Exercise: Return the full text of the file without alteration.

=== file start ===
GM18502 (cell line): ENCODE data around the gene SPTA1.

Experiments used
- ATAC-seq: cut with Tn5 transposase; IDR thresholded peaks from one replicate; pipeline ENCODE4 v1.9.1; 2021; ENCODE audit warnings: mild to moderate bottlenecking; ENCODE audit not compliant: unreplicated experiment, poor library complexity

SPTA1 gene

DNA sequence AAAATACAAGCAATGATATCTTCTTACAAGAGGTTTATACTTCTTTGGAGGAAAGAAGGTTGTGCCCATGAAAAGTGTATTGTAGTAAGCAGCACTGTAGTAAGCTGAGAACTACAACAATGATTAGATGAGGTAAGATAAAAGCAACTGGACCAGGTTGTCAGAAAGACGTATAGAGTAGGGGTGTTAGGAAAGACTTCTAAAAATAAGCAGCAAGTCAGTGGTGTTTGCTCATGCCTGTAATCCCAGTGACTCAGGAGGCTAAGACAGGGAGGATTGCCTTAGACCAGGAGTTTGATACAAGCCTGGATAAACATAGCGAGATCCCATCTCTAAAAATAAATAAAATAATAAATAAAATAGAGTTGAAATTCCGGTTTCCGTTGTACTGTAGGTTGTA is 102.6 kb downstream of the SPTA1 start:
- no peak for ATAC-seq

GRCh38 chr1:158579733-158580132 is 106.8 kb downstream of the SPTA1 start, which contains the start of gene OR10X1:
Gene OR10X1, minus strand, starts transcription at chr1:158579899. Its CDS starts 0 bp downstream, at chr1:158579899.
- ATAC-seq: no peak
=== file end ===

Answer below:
GM18502 (cell line): ENCODE data around the gene SPTA1.

Experiments used
- ATAC-seq: cut with Tn5 transposase; IDR thresholded peaks from one replicate; pipeline ENCODE4 v1.9.1; 2021; ENCODE audit warnings: mild to moderate bottlenecking; ENCODE audit not compliant: unreplicated experiment, poor library complexity

SPTA1 gene

DNA sequence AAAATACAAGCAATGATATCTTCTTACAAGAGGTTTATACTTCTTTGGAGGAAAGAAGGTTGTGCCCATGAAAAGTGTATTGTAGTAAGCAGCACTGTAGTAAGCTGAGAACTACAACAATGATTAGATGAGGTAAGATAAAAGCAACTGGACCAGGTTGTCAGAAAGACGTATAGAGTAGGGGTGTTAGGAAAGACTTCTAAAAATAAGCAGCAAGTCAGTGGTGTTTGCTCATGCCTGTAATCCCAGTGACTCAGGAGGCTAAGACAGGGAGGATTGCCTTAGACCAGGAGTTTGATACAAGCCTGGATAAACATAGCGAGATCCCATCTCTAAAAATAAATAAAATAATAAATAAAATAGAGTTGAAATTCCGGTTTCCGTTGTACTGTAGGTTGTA is 102.6 kb downstream of the SPTA1 start:
- no peak for ATAC-seq

GRCh38 chr1:158579733-158580132 is 106.8 kb downstream of the SPTA1 start, which contains the start of gene OR10X1:
Gene OR10X1, minus strand, starts transcription at chr1:158579899. Its CDS starts 0 bp downstream, at chr1:158579899.
- ATAC-seq: no peak